The Australian’s Judith Sloan has re-entered the immigration debate today, destroying the flimsy arguments for mass immigration perpetuated by the boosters at the RBA and the Australian Treasury, as well as calling for a national discussion on whether Australian’s want or need a ‘Big Australia’:
Of course, having more people, say through migration, makes the economy bigger but that doesn’t mean that living standards, as measured by gross domestic product per head, for example, are enhanced by bigger migrant intakes.
And what the best quality studies show is that the economic benefits of immigration are zero or slightly positive, with most of the gains being captured by the migrants themselves… incumbent workers who have similar profiles to new migrants miss out in terms of employment prospects and wages.
Then there is the myth about immigration being useful in the context of an ageing society. The Productivity Commission has made the point at least three times that the impact of immigration on the demographic profile of Australia is minimal. After all, migrants themselves age.
What does surprise in the context of the immigration debate in Australia is the now active role being played by the Reserve Bank…
The governor and now an assistant governor of the bank have become active players in promoting high rates of immigration.
…newly appointed governor Philip Lowe recently expressed the view that “our immigration program I see as a source of national strength. To give that advantage up just so that we can take some pressure off housing prices, I find kind of problematic”…
“ … a source of national strength” is a non-specific, non-analytical and lazy rationale for our immigration program.
But not to be outdone, we now have assistant governor Luci Ellis also proclaiming the virtues of our mass migration program…
[Ellis] asserts that because migrants are younger than the incumbent population and they are more skilled — in terms of post-school qualifications, at least — this should boost the economy.
If she had actually bothered to look into the research on immigration, she would have found that the post-school qualifications of immigrants to Australia are much less likely to be translated into well-paid jobs compared with Australian-born graduates.
Using 2013 data, Bob Birrell and Ernest Healy of Monash University found that “nearly 70 per cent of Australian graduates aged between 25 and 34 held managerial or professional jobs, whereas only 31 per cent of non-English speaking background immigrants with a degree held such jobs”. A total of 80 per cent of these immigrants came from non-English-speaking backgrounds.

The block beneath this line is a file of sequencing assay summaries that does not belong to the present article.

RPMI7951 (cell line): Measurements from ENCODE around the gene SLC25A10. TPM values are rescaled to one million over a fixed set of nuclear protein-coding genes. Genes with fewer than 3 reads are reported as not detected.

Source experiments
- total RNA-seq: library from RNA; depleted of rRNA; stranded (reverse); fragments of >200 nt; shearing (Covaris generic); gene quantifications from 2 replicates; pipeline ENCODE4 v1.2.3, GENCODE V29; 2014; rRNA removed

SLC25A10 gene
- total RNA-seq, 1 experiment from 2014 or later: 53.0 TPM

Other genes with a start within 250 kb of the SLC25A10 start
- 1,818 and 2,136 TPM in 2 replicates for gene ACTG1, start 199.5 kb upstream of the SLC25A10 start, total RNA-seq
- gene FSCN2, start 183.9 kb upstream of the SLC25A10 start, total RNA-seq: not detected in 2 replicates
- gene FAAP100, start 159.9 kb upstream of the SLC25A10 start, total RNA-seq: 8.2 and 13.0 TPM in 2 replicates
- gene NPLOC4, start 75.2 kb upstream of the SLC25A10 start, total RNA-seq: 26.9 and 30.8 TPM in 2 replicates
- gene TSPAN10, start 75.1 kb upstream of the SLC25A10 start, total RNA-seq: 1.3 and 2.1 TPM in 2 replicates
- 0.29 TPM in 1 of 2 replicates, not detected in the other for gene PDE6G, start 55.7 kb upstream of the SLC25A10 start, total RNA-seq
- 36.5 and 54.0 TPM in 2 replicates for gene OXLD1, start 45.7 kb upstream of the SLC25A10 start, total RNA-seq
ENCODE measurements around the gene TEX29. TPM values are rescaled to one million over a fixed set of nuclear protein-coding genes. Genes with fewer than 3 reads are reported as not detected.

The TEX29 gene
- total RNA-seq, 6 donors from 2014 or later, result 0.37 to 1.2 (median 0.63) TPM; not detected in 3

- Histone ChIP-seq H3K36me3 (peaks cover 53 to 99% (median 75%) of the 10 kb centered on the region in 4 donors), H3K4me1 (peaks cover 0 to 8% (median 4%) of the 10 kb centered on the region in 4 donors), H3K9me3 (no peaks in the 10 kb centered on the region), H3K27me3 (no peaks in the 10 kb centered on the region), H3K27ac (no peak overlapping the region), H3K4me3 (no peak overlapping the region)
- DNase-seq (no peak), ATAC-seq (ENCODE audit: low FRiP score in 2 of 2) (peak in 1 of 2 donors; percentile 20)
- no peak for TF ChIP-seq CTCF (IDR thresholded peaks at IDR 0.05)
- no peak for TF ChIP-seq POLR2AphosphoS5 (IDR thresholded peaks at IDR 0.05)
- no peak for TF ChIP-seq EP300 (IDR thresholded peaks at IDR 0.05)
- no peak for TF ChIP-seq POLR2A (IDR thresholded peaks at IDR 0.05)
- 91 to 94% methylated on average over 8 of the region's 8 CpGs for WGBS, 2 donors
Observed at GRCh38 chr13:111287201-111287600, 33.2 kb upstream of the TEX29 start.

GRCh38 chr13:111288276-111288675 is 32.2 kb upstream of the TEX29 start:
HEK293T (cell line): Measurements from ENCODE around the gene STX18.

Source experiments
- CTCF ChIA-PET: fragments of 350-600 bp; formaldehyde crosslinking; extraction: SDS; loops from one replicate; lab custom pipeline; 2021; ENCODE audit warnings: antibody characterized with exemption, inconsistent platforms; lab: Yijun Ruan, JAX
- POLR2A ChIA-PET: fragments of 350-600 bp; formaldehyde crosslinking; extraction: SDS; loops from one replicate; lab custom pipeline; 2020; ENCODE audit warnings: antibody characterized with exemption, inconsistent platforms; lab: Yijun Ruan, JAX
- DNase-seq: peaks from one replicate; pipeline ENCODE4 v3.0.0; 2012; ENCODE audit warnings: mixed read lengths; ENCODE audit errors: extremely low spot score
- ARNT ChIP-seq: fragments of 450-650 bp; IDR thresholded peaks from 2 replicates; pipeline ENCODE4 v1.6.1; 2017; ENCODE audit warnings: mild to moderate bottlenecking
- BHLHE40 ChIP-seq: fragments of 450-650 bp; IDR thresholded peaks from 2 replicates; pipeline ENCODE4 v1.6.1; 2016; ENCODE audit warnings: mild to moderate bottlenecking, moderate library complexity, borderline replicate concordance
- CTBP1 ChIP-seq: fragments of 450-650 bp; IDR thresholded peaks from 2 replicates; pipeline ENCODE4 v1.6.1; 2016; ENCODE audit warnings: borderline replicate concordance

Then there is the current favourite of the high immigration set, including Ellis: we need huge, congested cities to give our economy dynamism, promote innovation and boost productivity. We have seen ridiculously high population growth rates in Melbourne and Sydney, but sadly for Ellis the data on productivity does not support the thesis.
Multifactor productivity growth has gone nowhere and the capital deepening that has occurred (and that has driven labour productivity slightly higher) is overwhelmingly the result of investment in mining — not in the cities.
We have known for a long time that Treasury is part of the big immigration fan club, in part because economic measures are reported in absolute rather than per capita terms. We all know about the more than a quarter of a century of uninterrupted growth — the trouble is that’s not the case in per capita terms. We can now add the Reserve Bank to the fan club’s membership base.
It’s more important than ever that we have a frank discussion about the costs and benefits of immigration, as well as the specific features of our immigration program, as we hurtle towards a population of 40 million by 2060, if not before.
Beautifully said, Judith. Nailed it.
Judith Sloan was the Commissioner in charge of the PC’s 2006 review into the Economic Impacts of Migration and Population Growth, so on this topic she carries significant weight and her views should be taken seriously. And, not surprisingly, Sloan has found only modest (if any) per capita economic benefits from immigration, but significant costs to incumbent workers’ wages, congestion, housing affordability, and the environment.
The fact of the matter is that Australia’s mass immigration program, which has more than doubled since the turn of the century (see below chart), was never based on rigorous analysis of need, and its deleterious impacts on incumbent residents in Sydney and Melbourne, as well as Australia’s natural environment and broader economy, have never been considered.
If the permanent migrant intake was normalised back to the historical (115 year) average of 70,000 people – as advocated by Sustainable Australia, Dick Smith and MB – then Australia’s population would grow to around 32 million by 2060 versus over 40 million under current projections:
Such growth would be far more manageable and easily digestible than the turbo-charged mess that is currently being created and mis-mananged.
It’s time that our politicians stopped ignoring the issue. Australia’s living standards are at stake.